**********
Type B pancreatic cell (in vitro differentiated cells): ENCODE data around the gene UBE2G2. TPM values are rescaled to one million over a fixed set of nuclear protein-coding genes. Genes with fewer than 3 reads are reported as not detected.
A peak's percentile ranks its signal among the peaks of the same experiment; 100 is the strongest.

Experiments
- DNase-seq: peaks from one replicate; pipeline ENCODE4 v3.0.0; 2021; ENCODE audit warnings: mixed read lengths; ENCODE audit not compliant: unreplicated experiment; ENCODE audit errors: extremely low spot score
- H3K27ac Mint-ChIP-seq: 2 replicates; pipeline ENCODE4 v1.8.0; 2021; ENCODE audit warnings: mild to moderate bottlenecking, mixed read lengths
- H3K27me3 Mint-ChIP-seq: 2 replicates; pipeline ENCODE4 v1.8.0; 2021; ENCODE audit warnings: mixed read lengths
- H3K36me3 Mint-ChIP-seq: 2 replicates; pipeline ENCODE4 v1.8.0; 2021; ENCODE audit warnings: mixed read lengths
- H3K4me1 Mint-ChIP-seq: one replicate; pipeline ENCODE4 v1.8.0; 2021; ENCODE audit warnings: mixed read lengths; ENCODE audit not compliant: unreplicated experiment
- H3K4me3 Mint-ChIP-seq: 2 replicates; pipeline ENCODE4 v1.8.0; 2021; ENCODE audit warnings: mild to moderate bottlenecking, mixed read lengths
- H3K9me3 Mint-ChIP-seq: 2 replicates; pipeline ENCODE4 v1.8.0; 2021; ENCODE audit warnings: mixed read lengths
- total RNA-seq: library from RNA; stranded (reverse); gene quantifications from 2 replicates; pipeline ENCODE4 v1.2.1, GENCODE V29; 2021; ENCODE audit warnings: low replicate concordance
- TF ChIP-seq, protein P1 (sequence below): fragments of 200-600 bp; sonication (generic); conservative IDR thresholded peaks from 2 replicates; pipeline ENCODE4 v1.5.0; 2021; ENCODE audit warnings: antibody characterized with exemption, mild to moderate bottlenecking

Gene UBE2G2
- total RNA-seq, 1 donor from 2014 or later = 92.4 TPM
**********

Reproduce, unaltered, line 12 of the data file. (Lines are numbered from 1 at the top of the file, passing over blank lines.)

- TF ChIP-seq, protein P1 (sequence below): fragments of 200-600 bp; sonication (generic); conservative IDR thresholded peaks from 2 replicates; pipeline ENCODE4 v1.5.0; 2021; ENCODE audit warnings: antibody characterized with exemption, mild to moderate bottlenecking